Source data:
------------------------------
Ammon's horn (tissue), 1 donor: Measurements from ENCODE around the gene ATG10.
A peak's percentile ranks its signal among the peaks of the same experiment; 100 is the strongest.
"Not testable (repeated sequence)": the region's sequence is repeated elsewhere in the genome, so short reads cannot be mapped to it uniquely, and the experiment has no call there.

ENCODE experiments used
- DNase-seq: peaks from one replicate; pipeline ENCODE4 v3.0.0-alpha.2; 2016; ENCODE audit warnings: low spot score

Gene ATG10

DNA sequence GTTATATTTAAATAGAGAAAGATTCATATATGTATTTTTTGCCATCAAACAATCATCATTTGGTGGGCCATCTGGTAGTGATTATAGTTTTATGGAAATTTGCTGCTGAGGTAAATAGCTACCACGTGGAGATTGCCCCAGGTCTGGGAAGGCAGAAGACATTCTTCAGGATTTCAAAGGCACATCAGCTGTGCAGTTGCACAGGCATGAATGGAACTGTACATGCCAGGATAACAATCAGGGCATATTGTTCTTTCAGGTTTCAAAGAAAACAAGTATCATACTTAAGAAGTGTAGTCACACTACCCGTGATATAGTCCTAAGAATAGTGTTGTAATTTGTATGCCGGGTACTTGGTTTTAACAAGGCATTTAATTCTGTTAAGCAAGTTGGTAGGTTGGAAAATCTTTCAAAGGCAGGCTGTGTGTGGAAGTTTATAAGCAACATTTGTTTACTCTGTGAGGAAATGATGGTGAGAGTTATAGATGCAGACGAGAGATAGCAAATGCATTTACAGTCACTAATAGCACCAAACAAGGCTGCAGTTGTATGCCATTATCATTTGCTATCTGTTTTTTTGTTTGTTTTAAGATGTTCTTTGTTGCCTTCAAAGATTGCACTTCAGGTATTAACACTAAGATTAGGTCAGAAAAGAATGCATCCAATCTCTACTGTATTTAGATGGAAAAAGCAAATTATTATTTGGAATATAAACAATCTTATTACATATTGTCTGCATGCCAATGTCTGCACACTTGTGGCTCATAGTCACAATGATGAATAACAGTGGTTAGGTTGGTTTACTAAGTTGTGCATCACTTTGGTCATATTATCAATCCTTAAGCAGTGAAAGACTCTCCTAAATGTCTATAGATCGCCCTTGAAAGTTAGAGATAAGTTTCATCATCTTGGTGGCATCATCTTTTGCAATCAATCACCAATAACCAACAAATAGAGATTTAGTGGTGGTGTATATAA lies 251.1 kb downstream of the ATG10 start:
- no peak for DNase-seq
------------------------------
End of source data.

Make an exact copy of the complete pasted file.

Ammon's horn (tissue), 1 donor: Measurements from ENCODE around the gene ATG10.
A peak's percentile ranks its signal among the peaks of the same experiment; 100 is the strongest.
"Not testable (repeated sequence)": the region's sequence is repeated elsewhere in the genome, so short reads cannot be mapped to it uniquely, and the experiment has no call there.

ENCODE experiments used
- DNase-seq: peaks from one replicate; pipeline ENCODE4 v3.0.0-alpha.2; 2016; ENCODE audit warnings: low spot score

Gene ATG10

DNA sequence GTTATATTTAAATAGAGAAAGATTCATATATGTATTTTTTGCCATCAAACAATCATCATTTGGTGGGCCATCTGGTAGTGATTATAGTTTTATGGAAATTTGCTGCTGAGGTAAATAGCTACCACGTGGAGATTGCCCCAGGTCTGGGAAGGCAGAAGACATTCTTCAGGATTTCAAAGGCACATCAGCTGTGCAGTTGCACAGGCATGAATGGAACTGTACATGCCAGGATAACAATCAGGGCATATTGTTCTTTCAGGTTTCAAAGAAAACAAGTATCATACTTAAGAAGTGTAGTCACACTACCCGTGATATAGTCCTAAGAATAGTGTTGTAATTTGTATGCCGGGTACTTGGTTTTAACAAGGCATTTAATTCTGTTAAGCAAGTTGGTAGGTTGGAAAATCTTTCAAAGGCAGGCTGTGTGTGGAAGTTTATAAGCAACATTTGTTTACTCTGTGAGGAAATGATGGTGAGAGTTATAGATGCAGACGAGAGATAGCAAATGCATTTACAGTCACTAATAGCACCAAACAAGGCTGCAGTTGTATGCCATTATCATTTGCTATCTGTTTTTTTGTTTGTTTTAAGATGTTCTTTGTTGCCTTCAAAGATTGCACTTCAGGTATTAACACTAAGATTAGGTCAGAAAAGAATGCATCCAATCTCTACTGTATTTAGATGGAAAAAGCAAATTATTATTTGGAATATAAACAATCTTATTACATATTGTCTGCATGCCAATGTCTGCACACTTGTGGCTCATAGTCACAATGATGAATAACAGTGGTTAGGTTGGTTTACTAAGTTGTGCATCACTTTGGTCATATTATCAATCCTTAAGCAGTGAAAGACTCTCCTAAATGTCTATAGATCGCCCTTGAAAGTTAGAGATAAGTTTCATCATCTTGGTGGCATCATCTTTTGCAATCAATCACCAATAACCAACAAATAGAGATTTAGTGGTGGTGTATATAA lies 251.1 kb downstream of the ATG10 start:
- no peak for DNase-seq